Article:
A cornerstone for electronica and one of the Nineties’ most influential albums, revisit Boards Of Canada’s 1998 debut ‘Music Has The Right To Children’ on its 20th anniversary.
One of the most divisive yet enduring albums of the Nineties, ‘In The Aeroplane Over The Sea’ by Neutral Milk Hotel turns 20 years old.
Full of scintillating riffs and razor-sharp political and social commentary, few albums from 1992 are as relevant today as ‘Rage Against The Machine’.
Suede’s gothic, flawed masterpiece was ostentatiously out of step with the Britpop-dominated Nineties, but has aged much better than most albums of its era.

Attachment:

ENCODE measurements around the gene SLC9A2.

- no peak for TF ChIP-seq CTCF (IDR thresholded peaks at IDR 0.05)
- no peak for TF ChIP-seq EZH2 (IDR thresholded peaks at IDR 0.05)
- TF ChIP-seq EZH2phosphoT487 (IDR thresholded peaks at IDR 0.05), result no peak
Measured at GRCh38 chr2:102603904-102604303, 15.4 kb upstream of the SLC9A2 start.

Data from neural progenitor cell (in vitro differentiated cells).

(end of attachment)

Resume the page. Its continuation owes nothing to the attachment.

A violent flinch from the spotlight, Nirvana’s final album ‘In Utero’ was a rare example of a huge band challenging its listeners rather than appeasing them with more of the same.
Formed by ex-Hüsker Dü lead singer Bob Mould, Sugar’s debut album ‘Copper Blue’ was a melodious grunge-pop masterpiece that finally brought its creator the success he deserved.
While often overshadowed by ‘Screamadelica’ and ‘XTMNTR’, Primal Scream’s 1997 album ‘Vanishing Point’ was progressively fearsome and helped move the British guitar scene away from Britpop.
Spiritualized’s 1997 space-rock epic is still one of the most ambitious and perfectly executed records in British rock history.
Pavement’s 1992 debut album ‘Slanted And Enchanted’ defined and influenced a decade of American indie and underground music.
Richard D James’ second Aphex Twin album went in a drastically different and challenging direction, and helped cement his mythology as an artist.